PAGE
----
On September 8, 1992, the court awarded Littlefield $2,000 on the counterclaim's assault count, dismissed the remaining counts of the counterclaim (finding Littlefield's proof of damages inadequate), awarded Littlefield attorneys' fees in the amount of $6,338.80, and fined Mr. and Mrs. Jones $5,000 apiece for their consistent failure to attend pretrial hearings and their bad faith in conducting the litigation. This appeal followed.
Having studied the record, we conclude that none of appellants' contentions merit relief from the various orders entered below. In explaining why this is so, we comment briefly on four of appellants' principal points.
A. The Matter of Status.
Throughout most of this litigation, David Jones has characterized himself as an "involuntary plaintiff." On appeal, he maintains this characterization, arguing that, as such, he cannot be forced to pay sanctions. We do not think that Jones's point is properly preserved.
To be sure, Jones is an involuntary plaintiff in the sense that, on August 28, 1989, the magistrate-judge ordered the two original plaintiffs to join him. (Given his relationship to the property and the lease, he was a necessary, perhaps an indispensable, party, see Fed.R.Civ.P. 19.) However, subsequent to joinder, Jones made several personal appearances in the case and also made a number of written submissions. While he styled himself at various times as an "involuntary plaintiff," he never asked the district court to drop him as a party. That ends the matter. In this circuit, "it is a party's first obligation to seek any relief that might fairly have been thought available in the district court before seeking it on appeal." Beaulieu v. United States Internal Revenue Serv., 865 F.2d 1351, 1352 (1st Cir.1989); accord Dartmouth Rev. v. Dartmouth College, 889 F.2d 13, 22 (1st Cir.1989); Aoude v. Mobil Oil Corp., 862 F.2d 890, 896 (1st Cir.1988). Thus, here, neither the question of whether it was error for the magistrate-judge to direct that David Jones be joined as a plaintiff, nor the related question of whether Jones participated in the suit under unfair compulsion, is before us.4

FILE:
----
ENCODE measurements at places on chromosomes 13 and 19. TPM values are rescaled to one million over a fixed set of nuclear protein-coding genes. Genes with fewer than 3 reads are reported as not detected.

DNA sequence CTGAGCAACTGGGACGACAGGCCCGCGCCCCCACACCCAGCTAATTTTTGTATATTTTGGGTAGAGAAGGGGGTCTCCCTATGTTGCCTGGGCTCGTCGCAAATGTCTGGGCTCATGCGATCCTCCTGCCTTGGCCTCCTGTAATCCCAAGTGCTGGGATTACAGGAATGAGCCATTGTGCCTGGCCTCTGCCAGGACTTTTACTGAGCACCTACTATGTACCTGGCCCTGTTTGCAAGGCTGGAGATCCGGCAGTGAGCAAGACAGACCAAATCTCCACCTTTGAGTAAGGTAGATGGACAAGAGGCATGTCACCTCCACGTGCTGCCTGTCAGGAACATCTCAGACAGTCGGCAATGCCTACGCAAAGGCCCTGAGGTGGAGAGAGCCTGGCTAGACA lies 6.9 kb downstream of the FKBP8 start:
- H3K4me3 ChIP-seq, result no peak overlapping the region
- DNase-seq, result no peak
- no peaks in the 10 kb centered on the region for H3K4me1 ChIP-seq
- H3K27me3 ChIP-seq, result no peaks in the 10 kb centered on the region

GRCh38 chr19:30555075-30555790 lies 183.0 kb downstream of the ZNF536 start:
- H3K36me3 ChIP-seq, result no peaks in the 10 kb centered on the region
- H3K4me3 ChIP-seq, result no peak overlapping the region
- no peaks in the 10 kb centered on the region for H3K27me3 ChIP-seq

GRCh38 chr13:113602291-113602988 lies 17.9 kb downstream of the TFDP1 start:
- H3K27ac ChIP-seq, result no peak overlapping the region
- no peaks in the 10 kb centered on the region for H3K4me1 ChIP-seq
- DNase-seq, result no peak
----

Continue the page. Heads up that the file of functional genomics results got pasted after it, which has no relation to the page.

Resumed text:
B. The Assessment of Damages.
We next consider Catherine Jones's contention that the district court improperly assessed damages against her in the sum of $2,000. The record discloses that, after entering a default on the counterclaims, the district court scheduled a proof-of-claim hearing for June 3, 1992, directed Littlefield to submit a full accounting of his damages in advance, and directed appellants to respond to this submission before the hearing. Littlefield filed a written statement of damages and a supporting memorandum. The appellants filed nothing. They also boycotted the June 3 hearing. In contrast, Littlefield appeared and testified. Based upon the evidence before it, the district court awarded Littlefield $2,000 in damages against Catherine Jones on the assault counterclaim.